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Russia now says 1 crew member died, 27 are missing in the sinking of its warship

The Moskva guided missile cruiser participates in a Russian military parade near a navy base in the Ukrainian town of Sevastopol in July 2011.
Vasily Maximov
/
AFP via Getty Images
The Moskva guided missile cruiser participates in a Russian military parade near a navy base in the Ukrainian town of Sevastopol in July 2011.

Updated April 22, 2022 at 5:50 PM ET

The Russian missile cruiser that was damaged in a fire on April 14 was hit and ultimately sunk by Ukrainian missile strikes, a senior U.S. defense official confirmed the following day. Russia and Ukraine have offered differing accounts of what happened to the Moskva.

On April 22, the Russian Defense Ministry said one servicemen died and 27 more crew are missing. Initially, the ministry had said it had evacuated the entire crew from the vessel after ammunition exploded on board.

Russia's admission of missing crew follows the release of a short video by the military last weekend. In it, the head of Russia's navy met with what appeared to be about 100 servicemen from the Moskva. At the time of its sinking, the ship's crew was estimated at around 500.

The U.S. defense source confirmed that the ship was hit by two Neptune missiles and told NPR that casualties were likely.

Experts say the loss of the Moskva — the flagship of Russia's Black Sea Fleet — is significant both symbolically and militarily, even if it doesn't deal a decisive blow to Russia's overall operations.

Ukraine claims responsibility, saying it hit the vessel with two Neptune anti-ship missiles about 60 miles off the coast of Odesa.

Russian defense officials said later that the vessel sank while being towed to shore in stormy weather, though weather reports indicate that conditions on the Black Sea were mild.

While losing one vessel isn't going to immobilize Russia's navy, it reinforces the narrative that Ukrainian troops can still deliver powerful blows by being more agile and creative, as NPR's Greg Myre reports. This is the second major vessel that Russia has lost off the coast of Ukraine in recent weeks.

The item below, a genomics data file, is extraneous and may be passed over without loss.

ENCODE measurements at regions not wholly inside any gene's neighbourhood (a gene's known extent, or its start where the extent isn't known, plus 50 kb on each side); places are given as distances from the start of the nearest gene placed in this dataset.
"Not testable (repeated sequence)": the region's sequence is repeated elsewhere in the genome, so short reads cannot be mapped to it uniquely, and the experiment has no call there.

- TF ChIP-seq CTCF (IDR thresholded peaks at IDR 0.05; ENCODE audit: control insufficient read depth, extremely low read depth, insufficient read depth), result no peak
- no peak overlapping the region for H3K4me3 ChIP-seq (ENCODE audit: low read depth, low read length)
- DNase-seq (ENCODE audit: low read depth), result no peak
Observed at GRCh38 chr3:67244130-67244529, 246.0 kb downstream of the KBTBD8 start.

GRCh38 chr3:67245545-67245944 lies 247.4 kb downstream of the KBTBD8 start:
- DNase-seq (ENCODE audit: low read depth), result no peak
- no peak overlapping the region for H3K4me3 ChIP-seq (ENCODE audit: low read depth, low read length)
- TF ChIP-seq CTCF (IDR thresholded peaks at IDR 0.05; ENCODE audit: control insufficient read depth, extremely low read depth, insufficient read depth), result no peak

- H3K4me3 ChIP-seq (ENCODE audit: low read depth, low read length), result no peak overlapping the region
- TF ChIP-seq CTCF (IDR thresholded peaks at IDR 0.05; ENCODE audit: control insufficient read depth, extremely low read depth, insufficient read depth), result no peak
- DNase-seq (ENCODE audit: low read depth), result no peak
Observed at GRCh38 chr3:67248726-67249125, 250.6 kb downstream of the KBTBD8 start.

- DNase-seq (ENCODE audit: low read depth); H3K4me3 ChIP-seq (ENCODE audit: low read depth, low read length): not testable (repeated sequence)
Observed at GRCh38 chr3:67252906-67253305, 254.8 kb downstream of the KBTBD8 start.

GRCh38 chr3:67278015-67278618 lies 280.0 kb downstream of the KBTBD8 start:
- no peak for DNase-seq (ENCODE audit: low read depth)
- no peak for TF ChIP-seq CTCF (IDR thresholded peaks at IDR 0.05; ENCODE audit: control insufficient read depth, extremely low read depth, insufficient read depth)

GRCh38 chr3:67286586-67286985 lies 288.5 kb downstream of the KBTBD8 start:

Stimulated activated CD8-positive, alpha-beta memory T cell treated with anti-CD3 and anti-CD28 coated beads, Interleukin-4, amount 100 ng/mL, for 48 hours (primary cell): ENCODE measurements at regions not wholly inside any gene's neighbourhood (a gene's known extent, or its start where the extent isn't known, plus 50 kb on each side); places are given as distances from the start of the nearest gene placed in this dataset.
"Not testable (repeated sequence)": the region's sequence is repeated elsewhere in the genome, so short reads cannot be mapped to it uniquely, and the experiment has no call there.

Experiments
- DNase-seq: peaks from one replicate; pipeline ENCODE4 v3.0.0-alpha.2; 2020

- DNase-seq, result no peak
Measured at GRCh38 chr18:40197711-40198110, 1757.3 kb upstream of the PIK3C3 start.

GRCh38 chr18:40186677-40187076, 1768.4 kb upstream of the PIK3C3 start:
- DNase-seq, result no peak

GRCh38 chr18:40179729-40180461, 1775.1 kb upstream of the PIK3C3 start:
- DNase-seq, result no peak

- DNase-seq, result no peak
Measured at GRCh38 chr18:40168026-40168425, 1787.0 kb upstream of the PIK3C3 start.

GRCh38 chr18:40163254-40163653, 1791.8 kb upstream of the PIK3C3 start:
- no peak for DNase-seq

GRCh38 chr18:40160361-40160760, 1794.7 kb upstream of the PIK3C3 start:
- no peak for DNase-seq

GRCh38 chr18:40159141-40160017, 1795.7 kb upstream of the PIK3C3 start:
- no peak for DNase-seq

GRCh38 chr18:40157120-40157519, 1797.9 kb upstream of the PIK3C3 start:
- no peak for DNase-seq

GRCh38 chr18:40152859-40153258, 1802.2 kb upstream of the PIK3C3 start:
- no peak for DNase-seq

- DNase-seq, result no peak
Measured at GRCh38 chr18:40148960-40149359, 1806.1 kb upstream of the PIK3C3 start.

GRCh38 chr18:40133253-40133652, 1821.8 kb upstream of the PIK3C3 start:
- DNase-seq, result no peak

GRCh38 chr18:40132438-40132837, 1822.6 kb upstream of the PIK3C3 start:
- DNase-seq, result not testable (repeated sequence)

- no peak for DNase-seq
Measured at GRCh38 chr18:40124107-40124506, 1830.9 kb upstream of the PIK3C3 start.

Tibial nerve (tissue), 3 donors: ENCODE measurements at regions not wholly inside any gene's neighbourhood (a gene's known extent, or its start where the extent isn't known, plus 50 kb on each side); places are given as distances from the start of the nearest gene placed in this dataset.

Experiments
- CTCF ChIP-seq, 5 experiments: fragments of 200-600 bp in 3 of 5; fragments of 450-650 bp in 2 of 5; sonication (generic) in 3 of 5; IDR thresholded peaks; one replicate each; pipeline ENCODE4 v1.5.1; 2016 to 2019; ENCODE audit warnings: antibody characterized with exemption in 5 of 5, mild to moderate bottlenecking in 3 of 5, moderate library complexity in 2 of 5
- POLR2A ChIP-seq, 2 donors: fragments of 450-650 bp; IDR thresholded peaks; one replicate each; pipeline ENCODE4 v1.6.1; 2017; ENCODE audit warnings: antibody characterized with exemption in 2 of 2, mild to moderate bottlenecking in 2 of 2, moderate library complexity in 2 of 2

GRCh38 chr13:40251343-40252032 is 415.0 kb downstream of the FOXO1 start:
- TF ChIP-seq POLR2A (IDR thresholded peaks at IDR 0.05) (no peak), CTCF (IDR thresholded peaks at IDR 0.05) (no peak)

The U.S. Defense Department previously noted that other Russian warships in the northern Black Sea moved farther away from the coast following Thursday's episode, a move that raised questions about Russia's claim that it was an accident.

Retired Adm. James Foggo, who commanded U.S. naval forces in Europe and Africa, said earlier on Thursday that though the forensics of what happened were ongoing at that time, the significance of the loss was clear, especially since the flagship of any navy is "the biggest and the best and the brightest."

"This is a terribly humiliating blow to the Russian navy, and it's rather astonishing that they could allow this to happen to themselves," Foggo told Morning Edition.

Here's what we know about the history and significance of the sunken ship.

The Cold War-era ship played roles in conflicts in Georgia and Syria

The star of Russia's Black Sea Fleet has a legacy dating back to the Cold War.

The ship was built in then-Soviet Ukraine — in the southern city of Mykolaiv, which has been heavily bombarded by Russian forces in recent days — and was launched in 1979. It originally bore the name Slava (which means "glory") but was renamed for Russia's capital after the Soviet Union's fall, according to Reuters.

The vessel, which carried nuclear weapons during the Cold War, has also served as the site of meetings between heads of state, with Russian President Vladimir Putin inviting world leaders on board for talks. It also helped conduct peacetime scientific research with the U.S., according to The Associated Press.

The Moskva was involved in operations in the Black Sea during Russia's war in Georgia in 2008, and Al Jazeera reports that Georgian authorities say the ship took part in an attack on the country.

It later briefly participated in a blockade of the Ukrainian navy as part of Russia's annexation of Crimea in 2014, and the following year it provided air defense for Russian forces operating in Syria.